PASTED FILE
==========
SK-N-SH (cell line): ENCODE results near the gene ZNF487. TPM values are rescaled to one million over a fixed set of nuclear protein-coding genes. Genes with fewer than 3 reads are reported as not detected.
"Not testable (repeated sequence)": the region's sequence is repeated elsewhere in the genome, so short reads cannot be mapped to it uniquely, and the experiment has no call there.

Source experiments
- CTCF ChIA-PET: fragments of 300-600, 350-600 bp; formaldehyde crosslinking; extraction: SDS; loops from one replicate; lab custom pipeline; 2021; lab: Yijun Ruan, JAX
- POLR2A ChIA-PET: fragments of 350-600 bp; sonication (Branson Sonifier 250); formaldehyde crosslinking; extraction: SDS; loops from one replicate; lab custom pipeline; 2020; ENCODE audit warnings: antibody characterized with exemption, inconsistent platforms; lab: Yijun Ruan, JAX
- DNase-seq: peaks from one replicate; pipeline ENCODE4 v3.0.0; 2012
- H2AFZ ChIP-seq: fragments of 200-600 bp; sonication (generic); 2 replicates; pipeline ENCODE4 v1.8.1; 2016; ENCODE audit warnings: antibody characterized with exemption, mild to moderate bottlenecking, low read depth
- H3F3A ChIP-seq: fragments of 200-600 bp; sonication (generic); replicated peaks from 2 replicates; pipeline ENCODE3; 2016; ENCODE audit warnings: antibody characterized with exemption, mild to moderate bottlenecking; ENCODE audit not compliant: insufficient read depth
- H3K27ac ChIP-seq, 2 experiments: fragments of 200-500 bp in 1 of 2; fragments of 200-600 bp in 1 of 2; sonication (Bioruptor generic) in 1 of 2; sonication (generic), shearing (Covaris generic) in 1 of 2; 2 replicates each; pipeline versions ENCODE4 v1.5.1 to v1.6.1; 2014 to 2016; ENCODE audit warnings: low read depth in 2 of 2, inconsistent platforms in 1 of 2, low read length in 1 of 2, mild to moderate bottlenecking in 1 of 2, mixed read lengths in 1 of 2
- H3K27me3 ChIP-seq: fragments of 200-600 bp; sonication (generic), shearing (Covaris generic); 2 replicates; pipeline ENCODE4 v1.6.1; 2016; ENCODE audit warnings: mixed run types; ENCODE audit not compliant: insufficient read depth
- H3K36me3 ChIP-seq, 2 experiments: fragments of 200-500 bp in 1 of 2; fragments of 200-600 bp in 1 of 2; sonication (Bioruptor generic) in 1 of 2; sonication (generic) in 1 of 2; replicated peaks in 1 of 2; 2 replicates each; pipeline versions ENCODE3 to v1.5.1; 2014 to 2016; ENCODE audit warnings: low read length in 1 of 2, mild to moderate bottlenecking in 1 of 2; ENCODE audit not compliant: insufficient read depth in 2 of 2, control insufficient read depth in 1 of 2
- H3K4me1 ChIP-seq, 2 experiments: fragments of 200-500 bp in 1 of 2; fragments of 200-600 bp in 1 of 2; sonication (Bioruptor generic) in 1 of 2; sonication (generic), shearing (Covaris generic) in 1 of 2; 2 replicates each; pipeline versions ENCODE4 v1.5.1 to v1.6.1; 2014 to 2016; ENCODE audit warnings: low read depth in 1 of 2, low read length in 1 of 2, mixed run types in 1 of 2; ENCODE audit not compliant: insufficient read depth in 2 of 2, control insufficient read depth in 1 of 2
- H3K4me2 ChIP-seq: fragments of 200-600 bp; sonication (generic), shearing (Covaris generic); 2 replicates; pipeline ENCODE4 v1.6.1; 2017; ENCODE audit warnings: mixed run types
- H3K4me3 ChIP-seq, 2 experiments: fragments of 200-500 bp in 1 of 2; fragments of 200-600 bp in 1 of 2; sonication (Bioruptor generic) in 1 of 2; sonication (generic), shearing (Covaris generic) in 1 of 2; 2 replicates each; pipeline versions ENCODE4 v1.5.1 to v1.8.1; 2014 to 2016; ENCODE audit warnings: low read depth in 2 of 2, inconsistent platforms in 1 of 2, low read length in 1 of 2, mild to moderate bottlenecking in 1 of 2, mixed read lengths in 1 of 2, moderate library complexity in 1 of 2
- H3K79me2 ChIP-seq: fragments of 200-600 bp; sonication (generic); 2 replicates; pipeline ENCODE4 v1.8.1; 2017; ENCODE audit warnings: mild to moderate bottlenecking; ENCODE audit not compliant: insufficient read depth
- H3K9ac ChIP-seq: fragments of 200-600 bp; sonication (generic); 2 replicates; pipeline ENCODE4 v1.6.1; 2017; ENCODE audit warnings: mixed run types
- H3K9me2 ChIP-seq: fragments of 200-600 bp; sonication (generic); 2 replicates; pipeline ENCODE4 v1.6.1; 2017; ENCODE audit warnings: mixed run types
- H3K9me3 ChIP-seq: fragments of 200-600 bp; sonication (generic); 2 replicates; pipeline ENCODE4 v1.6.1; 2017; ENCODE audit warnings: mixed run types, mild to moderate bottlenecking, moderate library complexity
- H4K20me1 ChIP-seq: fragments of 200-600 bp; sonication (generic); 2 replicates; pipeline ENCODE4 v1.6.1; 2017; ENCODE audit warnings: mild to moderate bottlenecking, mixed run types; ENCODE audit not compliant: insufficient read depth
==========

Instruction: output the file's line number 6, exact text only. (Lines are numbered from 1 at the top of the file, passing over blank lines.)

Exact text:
- DNase-seq: peaks from one replicate; pipeline ENCODE4 v3.0.0; 2012